Written by David Tebbutt, MacUser 06/91 item 03 - scanned
Its about two years since I first started using a Mac in earnest. Before that, I worked on all sorts of machines and I still find myself using and enjoying the occasional PC clone or Amstrad PCW. Recently, I started to wonder what the big deal is with the Mac. Although I find it extremely satisfying to use, there are times when I'd rather be using a PC clone.
As much as I like the WIMP (windows, icons, menus and pointers) environment of the Mac, there are times when I yearn for the crudeness of the DOS command line. It's a funny thing, but I somehow feel more in control when I type 'ED MACCOL.185', rather than click on the 'Mac column 18 May' icon.
And I'm not the only one who feels like this. I recently read a review of System 7.0 in a PC magazine and the writer warned readers that "there's no MS-DOS command line and no CONFIG.SYS and AUTOEXEC.BAT files to provide a sense of familiarity". I could happily live without the CONFIG.SYS and AUTOEXEC.BAT files.
Mind you, it's handy to be able to create your own batch files to run through job sequences, often without operator intervention. My wife makes up disks for our small software publishing operation without having the foggiest idea what's going on. The batch (.BAT) file formats the disk, copies the files, serialises the program and checks the end result for accuracy. All she has to do is stick the disk in and hit Enter. I'm not sure how I'd get the Mac operating system to perform similar tricks.
Programming, too, is a much more attractive prospect on these other machines. I use either BASIC or assembly language and have little trouble getting the results I want. Once more, I feel I'm in control. Assembly language programs are really fast, even if they do take forever to write. And BASIC programs can be written at the drop of a hat. I have to confess that the thought of programming for the Mac fills me with dread.
I wouldn't like you to think that I don't like the Mac. I do. I love its ease of use. I think MacWrite II beats the socks off any of the word processors I've used on the PC. It is usually the first port of call when I sit down at the Mac. I rate it as a program because it is simple enough to be easy to learn and use, yet powerful enough to leave me satisfied.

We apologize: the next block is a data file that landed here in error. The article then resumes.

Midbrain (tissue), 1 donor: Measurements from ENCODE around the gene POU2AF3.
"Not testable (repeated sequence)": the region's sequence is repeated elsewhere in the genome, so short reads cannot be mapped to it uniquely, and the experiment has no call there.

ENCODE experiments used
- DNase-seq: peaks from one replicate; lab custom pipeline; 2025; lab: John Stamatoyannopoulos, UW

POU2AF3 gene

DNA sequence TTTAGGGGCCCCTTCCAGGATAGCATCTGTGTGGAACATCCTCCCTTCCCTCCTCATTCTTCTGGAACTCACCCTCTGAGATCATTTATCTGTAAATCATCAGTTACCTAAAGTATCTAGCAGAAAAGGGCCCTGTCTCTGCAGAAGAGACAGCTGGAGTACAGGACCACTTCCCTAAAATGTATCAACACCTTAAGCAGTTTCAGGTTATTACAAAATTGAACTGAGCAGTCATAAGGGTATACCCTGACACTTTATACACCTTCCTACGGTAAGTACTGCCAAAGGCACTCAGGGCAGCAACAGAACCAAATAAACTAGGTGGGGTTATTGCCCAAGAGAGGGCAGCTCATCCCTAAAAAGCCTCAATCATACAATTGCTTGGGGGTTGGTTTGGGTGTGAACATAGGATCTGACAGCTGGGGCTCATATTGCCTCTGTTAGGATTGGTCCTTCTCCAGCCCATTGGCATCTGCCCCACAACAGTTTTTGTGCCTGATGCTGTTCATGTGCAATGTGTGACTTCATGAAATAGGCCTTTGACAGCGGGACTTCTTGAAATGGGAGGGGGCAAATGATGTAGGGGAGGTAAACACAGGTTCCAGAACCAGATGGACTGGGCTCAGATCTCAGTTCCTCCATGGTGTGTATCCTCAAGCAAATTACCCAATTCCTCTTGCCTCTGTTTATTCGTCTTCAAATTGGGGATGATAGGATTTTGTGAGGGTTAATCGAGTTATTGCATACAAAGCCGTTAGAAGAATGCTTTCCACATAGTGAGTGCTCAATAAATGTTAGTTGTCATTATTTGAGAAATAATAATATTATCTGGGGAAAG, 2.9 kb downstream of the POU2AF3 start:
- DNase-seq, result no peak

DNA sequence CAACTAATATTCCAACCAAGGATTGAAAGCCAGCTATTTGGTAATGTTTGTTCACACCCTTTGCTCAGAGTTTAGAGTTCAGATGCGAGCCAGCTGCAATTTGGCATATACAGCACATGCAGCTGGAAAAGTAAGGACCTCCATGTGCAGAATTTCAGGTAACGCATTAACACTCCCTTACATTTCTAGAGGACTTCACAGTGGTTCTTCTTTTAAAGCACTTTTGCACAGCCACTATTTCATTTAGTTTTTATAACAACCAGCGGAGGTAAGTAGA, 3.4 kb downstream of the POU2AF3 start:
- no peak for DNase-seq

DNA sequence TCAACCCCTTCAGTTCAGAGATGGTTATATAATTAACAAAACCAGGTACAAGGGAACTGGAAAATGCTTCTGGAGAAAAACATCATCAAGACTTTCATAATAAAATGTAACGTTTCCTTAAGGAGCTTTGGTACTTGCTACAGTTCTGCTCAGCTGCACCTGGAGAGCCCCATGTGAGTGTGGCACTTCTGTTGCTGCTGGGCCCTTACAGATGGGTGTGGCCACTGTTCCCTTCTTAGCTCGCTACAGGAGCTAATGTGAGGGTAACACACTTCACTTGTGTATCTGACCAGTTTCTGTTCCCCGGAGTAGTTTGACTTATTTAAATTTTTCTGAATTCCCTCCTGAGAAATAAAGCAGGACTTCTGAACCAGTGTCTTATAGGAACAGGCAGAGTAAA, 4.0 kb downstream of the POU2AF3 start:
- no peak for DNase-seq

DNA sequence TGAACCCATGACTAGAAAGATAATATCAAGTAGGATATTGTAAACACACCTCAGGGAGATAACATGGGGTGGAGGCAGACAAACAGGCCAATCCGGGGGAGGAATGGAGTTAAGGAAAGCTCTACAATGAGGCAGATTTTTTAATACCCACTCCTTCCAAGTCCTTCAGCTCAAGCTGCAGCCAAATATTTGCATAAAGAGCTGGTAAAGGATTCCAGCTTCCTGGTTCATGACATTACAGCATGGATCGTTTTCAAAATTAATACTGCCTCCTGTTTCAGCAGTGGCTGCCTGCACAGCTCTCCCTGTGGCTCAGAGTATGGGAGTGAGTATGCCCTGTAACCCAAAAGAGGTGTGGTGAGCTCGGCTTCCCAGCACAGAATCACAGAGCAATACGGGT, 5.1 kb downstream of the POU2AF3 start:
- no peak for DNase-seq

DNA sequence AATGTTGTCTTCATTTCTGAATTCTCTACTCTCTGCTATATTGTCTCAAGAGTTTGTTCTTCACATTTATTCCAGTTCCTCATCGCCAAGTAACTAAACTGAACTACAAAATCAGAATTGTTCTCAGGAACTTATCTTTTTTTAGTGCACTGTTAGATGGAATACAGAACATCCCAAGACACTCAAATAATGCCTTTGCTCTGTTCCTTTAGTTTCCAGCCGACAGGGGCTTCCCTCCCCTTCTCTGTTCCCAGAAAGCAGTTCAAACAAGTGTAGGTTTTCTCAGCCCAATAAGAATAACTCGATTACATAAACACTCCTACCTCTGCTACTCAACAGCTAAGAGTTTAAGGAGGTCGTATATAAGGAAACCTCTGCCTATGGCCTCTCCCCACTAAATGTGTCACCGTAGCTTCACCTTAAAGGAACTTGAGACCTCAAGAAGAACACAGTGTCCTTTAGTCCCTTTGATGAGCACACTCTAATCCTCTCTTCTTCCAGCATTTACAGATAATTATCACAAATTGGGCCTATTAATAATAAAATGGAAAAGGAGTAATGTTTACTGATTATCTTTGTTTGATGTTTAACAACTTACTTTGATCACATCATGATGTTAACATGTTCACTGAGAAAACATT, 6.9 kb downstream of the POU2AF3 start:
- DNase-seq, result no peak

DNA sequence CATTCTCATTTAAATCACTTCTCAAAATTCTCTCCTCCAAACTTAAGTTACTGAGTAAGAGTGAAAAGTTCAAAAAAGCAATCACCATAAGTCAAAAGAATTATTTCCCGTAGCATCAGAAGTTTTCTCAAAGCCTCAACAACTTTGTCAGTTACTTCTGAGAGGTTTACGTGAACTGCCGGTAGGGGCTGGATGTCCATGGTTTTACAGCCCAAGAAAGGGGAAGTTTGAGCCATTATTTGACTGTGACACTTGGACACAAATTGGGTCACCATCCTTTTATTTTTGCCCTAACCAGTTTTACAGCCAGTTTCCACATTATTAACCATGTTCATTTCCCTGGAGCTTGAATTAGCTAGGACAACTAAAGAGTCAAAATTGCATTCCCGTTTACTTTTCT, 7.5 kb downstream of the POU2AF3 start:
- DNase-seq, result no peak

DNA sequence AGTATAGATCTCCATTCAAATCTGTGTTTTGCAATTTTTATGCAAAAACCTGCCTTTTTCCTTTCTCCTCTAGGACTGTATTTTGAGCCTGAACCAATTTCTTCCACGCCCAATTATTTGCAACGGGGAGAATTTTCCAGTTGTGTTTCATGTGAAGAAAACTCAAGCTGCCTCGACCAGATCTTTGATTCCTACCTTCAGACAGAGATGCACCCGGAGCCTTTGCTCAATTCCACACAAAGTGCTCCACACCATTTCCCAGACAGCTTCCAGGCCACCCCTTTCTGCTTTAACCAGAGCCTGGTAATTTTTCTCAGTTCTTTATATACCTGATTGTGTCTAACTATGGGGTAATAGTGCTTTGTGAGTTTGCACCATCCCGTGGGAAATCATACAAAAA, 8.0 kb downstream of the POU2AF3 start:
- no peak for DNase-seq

Its pride of place on my Mac is shared with Vicom, which I use for accessing CIX, an electronic conferencing system. Frankly, CIX is better than AppleLink for its speed and usefulness. Unfortunately, AppleLink is where you find the Apple people you need to talk to.
I use FileMaker Pro occasionally. I would go crazy if I had to use it all the time. Like Vicom III, it's measurably slower than its predecessor. The new versions of each program add a lot of useful new features; the trouble is that these come with a slight speed penalty. Although I'm persevering with FileMaker Pro, my communications needs are so simple that I've reverted to the earlier Vicom.
LapLink Mac is probably the only other program I use on a regular basis. Because I often tap stuff into my laptop Toshiba, I need a way of getting it into the Mac. LapLink does the job perfectly.
When I first got the Mac, I thought I'd use all sorts of new applications. I was convinced it would make me a multimedia producer, a desktop publisher, a spread sheeter, a painter and a designer. I has done none of these things, simply because I had few talents in those directions. If I'd paid for the programs, I suppose I'd be quite annoyed. Fortunately, I am sent review copies, so I have discovered my lack of talent at someone else's expense.
Our desktop PC is generally only used for making disks and for application development. I have tried hard to love Windows 3.0, but have failed miserably. In fact, I'm sorely tempted to chuck it, rather than upgrade my hard disk to make room for multi-megabyte programs. I've already spent £600 trying to make the machine powerful enough for Windows, and I'm not sure I can persuade Mrs Tebbutt that a hard disk is the best use of £500 just now.
My laptop acts as a data capture device and reference book. I chuck everything into it, either into BrainStorm (the program we publish),or into the word processor. I use an ancient copy of Cardbox for storing names and addresses of all my contacts - it's utterly brilliant for instant retrieval and I see no reason to change.
After a couple of years, I've realised that someone like me needs both the Mac and the PC. I need the portability of the laptop and the occasional burst of satisfaction that comes from direct control on the PCs. But I like the way the Mac cossets me when my thoughts are elsewhere. A PC, like a car with a gear lever and a clutch pedal, is there to be driven. A Mac is more like an automatic.